Paul Pacifico, CEO of the Association Of Independent Music: “The select committee has impressively zeroed-in on some of the key issues in music and many of the report’s findings endorse and vindicate the ethical practices of the independent music community. The independent community is founded on fair dealing and we believe the MPs have tried to make recommendations that benefit creators in good faith”.

“However, our view is that equitable remuneration will not deliver the outcome they are hoping for. It is a 20th century solution not fit for the 21st century digital market and will leave the next generation of artists worse off. We look forward to examining the findings in detail and continuing to work with all our partners in music and beyond to deliver successful, strong, inclusive and diverse outcomes for music”.

The Featured Artists Coalition and Music Managers Forum: “We welcome today’s landmark report from Parliament’s Digital, Culture, Media And Sport Committee calling for artists, composers and musicians to benefit more equally from the boom in online streaming”.

“This is a serious and comprehensive piece of work. It contains a wide range of recommendations, many of which, if implemented, could fundamentally reset and improve the current economic model for recorded music. It demands quite clearly that those companies and corporations regarded historically as ‘rightsholders’ must urgently modernise their business practices, and go further and faster in their pace of reform”.

“Beneath the headlines, we are especially pleased the committee has recommended tackling many long-running market dysfunctions – for instance, that legacy recording deals are overhauled, that artists can recapture their rights, and that inefficiencies and inequalities around songwriter ‘royalty chains’ and ‘black box’ allocations are challenged. These issues should be low-hanging fruit. Addressing them now would have a transformative and material impact on the livelihoods of all artists, songwriters, performers and producers”.

“More broadly, we welcome the idea of a market-wide investigation by the Competition & Markets Authority and, going forward, we urge the government to ensure there is a robust, transparent and evidence-led response to this report that involves all voices in our industry – including young and emerging artists who have grown up in a streaming environment. This is a once in a lifetime moment to reset our business along fairer and more equitable lines, it is not an opportunity to be wasted”.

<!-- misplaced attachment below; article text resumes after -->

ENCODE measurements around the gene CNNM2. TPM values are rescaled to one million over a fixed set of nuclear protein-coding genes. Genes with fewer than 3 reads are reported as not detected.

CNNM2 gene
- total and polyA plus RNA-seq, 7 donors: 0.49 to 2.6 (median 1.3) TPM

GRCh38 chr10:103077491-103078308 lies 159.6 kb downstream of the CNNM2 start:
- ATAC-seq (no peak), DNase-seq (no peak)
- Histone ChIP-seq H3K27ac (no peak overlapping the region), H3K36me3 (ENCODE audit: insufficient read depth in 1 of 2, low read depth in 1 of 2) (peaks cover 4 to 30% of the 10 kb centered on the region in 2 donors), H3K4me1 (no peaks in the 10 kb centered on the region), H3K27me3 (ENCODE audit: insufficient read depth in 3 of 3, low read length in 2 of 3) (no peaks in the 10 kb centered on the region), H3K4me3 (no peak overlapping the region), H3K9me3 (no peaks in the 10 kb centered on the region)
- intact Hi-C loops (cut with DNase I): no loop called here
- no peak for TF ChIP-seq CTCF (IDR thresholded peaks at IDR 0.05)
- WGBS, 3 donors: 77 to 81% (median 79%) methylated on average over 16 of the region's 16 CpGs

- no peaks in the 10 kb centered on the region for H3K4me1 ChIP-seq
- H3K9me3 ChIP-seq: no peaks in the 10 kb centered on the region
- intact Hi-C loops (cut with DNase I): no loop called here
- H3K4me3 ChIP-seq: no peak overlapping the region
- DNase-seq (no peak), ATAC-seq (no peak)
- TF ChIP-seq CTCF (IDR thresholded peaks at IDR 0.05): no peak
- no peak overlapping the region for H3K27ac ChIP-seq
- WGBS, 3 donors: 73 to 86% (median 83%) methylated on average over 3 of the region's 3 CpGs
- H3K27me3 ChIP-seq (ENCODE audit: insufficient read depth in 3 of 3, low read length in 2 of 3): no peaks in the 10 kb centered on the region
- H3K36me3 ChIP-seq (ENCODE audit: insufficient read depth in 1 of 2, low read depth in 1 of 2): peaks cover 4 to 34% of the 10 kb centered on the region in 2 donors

Helen Smith, Executive Chair of the pan-European trade group for the indie sector, IMPALA: “The DCMS report touches upon very important questions surrounding the music market as a whole, and it is crucial to look at different options. There are many opportunities to make streaming fairer for all, and we see music services and streaming platforms as our key partners for doing so. They are a vital part of today’s music market and we look forward to working with them and the whole ecosystem to improve the situation for musicians, labels, and of course, fans”.

“We support reform of streaming and we recently set out concrete ways of doing that in our ten point plan to make streaming fairer. [However], IMPALA cannot support equitable remuneration on streaming as we believe it is not in fact equitable. Our assessment is that it would be damaging for diversity and emerging artists. We look forward to seeing the options proposed by IMPALA and others in the independent community assessed as part of any next steps and we urge decision makers to look carefully at how risk works in the ecosystem and the evolution of remuneration in each section of the music community”.

Merck Mercuriadis, Founder of Hipgnosis Songs Fund: “This is an impressive report from the DCMS Committee. In a short space of time our members of Parliament have been able to distil why the songwriter and artist are not being remunerated properly with some accuracy and we both applaud and support their efforts”.

“We are particularly focused on their recommendations that there be a full reset of streaming in law that gives songwriters and artists a fair share of the earnings, and that further to this the government refer the case to the Competition & Markets Authority to undertake a full market study into the economic impact of the major music groups’ dominance. This is essential to ensure that the unhealthy control that the major recorded music companies have over streaming negotiations is addressed and to expose the fundamental flaws that exist within the music industry”.

“Our wish is that this will lead to songwriters being paid fairly and equitably and in a manner that recognises that without the song we have no music industry. Ultimately, if we are to make streaming truly fair for songwriters and artists it is critical that they are given a direct seat at the negotiating table, have exclusive rights, not merely a right to remuneration, and are paid in line with the share taken by record labels”.